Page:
European Union Looks for Big, Bold Action on Plastics
The European Commission continues the continent’s push to tackle ocean-polluting plastic waste with new proposed measures that would ban or reduce the use of 10 items that commonly end up as litter.
The target list includes items that make up 70 percent of litter in European waters or on beaches, such as food containers, straws, cotton swabs, plastic cutlery and fishing gear. Items with readily available alternatives would be banned entirely, and those that are harder to replace would be subject to targets to reduce, use and improve recycling rates. Plastic producers could also face obligations for covering waste management costs.
The commission is urging action on the proposed plan, which would have to be approved by European Union member states, before the European Parliament holds elections in May 2019. Next week, G7 nations will also take part in an annual meeting hosted this year by Canada, which has made ocean plastics a priority issue for the summit.
The Death Toll From Japanese Whaling
Japan killed 333 minke whales in 2017 during its controversial summer hunts in the Southern Ocean, a new report released by the International Whaling Commission and authored by Japan researchers said. Of those, 53 were immature and 122 were pregnant females, attracting anger from animal and conservation advocates.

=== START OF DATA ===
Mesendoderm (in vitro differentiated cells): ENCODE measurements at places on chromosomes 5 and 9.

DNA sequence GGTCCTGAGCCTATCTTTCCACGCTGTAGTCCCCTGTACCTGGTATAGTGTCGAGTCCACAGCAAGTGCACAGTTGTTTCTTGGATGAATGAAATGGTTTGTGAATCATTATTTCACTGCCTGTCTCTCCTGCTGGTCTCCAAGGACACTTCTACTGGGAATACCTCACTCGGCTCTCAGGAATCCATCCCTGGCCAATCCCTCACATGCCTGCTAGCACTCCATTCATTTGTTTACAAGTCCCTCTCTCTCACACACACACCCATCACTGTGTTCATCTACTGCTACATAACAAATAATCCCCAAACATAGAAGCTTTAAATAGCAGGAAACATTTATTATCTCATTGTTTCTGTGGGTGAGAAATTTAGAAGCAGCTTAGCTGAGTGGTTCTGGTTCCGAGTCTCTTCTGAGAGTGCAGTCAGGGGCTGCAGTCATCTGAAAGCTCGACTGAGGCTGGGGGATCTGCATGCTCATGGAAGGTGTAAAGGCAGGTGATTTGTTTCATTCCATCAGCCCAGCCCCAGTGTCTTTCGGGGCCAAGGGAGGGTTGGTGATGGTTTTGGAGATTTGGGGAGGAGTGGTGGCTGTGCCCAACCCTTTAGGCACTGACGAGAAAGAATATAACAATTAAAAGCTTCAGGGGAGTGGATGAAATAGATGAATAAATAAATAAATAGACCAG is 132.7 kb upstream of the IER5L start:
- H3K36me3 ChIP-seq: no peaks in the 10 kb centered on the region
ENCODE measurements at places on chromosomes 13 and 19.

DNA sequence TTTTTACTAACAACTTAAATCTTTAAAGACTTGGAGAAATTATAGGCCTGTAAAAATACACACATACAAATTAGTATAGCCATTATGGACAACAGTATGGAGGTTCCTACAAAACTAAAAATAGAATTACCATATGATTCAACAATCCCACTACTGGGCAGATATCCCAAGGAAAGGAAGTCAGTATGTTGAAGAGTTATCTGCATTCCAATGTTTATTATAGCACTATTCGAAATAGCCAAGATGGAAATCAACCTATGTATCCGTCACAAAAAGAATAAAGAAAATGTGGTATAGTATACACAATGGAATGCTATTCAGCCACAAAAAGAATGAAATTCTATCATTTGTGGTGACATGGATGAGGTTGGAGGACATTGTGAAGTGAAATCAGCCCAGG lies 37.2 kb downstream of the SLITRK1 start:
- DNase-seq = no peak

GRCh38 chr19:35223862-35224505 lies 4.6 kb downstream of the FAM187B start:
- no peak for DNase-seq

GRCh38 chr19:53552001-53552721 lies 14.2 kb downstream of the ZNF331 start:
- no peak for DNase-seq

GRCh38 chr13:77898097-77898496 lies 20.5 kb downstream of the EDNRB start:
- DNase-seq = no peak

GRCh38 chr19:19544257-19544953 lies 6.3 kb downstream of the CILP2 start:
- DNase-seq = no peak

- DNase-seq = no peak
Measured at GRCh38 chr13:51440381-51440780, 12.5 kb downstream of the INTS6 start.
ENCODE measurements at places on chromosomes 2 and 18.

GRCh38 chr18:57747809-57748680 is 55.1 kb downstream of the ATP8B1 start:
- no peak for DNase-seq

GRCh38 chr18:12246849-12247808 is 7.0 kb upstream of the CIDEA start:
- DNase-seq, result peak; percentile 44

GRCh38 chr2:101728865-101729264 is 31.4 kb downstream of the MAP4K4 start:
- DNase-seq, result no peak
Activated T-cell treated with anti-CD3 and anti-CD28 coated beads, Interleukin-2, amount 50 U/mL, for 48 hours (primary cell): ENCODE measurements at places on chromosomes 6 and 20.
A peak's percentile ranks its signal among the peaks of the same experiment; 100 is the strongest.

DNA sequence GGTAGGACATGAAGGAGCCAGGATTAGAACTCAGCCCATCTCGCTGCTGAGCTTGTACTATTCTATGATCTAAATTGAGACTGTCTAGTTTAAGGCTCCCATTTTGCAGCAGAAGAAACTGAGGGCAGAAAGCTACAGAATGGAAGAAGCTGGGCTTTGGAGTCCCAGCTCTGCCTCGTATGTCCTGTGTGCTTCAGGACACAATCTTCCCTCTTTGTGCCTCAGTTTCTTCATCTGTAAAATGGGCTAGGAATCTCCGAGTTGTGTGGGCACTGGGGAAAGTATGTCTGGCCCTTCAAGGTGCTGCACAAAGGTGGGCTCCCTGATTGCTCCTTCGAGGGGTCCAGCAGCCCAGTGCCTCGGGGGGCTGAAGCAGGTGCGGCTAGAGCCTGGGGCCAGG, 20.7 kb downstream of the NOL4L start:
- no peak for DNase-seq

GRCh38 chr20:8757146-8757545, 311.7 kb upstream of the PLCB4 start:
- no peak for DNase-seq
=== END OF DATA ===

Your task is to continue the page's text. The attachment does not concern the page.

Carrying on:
Japan claims to kill whales to serve scientific research. But it had to scale back its hunt after 2014 when an international court found its quotas weren’t justified for those purposes, according to the Guardian. Now it hunts under a reduced quota of 333 individuals – but is one of the few nations in the world to engage in the practice since a global moratorium on whaling was imposed in 1985, and is currently the only country to do so in the Antarctica region. After scientists sample the animals’ tissue, the meat is usually sold and eaten.
IMO Looks at First Steps to Regulate Autonomous Ships
After a meeting in May, the International Maritime Organization, the regulatory body for global shipping, launched a study of how it might set the rules of the road (or the shipping lane) for emerging autonomous technologies.
The so-called regulatory scoping exercise will take place within a committee devoted to maritime safety and consider situations that require various levels of human involvement.
Seafarers, whose jobs could be threatened by advances in seaworthy automation, consider unmanned vessels a threat to safety at sea, though others say these technologies will improve safety and save costs. Long before massive cargo ships ply the high seas without a human in sight, it is more likely that smaller ships sailing closer to shore will utilize such technologies. The world’s first entirely crewless autonomous ship is expected to launch from Norway some time this year.